The Minister of Environment, Wildlife and Tourism, Onkokame Mokaila, has proclaimed that Botswana’s partnership with the United States of America is crucial for the preservation of the country’s cultural heritage, which, in turn, will continually contribute to Botswana’s tourism industry.
Mokaila was speaking at the handing over ceremony of the old Palapye Monument stabilisation project, from the United States Embassy to the Botswana National Museum, on Friday.
He emphasised how the US Ambassador Fund has greatly contributed to the maintenance of cultural heritage sites such as Old Palapye monument and Tsodilo Hills, ensuring that they will continue to be major tourist attractions and a source of pride for Batswana for years to come. Speaking at the ceremony, the United States Ambassador to Botswana, Michelle Gavin, reiterated the United States’ commitment to maintaining cultural heritage sites in Botswana and throughout the world and the continued benefits that this initiative will give to Botswana’s tourism industry.
Since its creation in 2001, the United States Ambassador Fund for Cultural Preservation has contributed nearly $26 million (P169 million) in financial support to more than 640 cultural preservation projects in more than 100 countries. In 2009, the Fund gave out a grant worth $54, 000 (P351, 000) towards the preservation of the old Palapye monument, particularly the London Missionary Society Church (LMS).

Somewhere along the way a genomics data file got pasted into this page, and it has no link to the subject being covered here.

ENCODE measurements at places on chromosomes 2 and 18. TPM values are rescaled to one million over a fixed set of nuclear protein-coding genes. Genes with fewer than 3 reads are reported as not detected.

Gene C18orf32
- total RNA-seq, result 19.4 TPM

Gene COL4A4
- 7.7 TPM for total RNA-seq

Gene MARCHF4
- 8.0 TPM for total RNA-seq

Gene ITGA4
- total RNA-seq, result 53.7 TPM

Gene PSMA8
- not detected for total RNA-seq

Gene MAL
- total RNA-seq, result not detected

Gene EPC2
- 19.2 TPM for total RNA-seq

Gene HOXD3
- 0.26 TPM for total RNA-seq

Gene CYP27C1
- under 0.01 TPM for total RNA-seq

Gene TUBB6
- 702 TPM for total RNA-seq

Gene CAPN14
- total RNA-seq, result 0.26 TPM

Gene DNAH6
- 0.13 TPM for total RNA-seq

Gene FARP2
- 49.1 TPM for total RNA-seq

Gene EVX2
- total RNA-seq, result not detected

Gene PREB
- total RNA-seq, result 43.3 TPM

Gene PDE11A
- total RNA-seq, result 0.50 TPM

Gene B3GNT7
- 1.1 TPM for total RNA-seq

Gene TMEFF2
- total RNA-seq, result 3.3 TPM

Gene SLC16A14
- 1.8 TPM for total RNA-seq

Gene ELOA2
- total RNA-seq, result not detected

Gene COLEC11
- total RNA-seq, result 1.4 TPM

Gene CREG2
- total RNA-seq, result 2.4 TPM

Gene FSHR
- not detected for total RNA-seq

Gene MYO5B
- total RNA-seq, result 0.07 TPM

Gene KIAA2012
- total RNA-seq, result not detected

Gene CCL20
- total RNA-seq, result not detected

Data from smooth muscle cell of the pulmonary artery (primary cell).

In 2005, the Fund gave out another grant worth $27, 000 (P176, 000) to the Kuru Cultural Centre, created for the storage and exhibition of artefacts belonging to the San people, whose rich cultural heritagremains of the London Missionary Society Church, a prison, a market centre, a European gravesite and an African burial site. The Church had long been in danger of collapse as heavy rains were causing the building to develop cracks and bricks to become loosened from the structure and fall; a Gaborone-based construction company was roped in to develop chemicals that could make the bricks water resistant while retaining their natural appearance. The other structures were also suffering the effects of heavy rains, as well as vandalism and forestation.